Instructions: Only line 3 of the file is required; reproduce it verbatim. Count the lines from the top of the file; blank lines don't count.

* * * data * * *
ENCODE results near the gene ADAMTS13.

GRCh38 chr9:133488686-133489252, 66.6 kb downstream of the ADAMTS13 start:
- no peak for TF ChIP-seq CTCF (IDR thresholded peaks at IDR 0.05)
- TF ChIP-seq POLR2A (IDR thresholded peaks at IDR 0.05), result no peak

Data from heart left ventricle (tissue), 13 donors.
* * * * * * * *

- no peak for TF ChIP-seq CTCF (IDR thresholded peaks at IDR 0.05)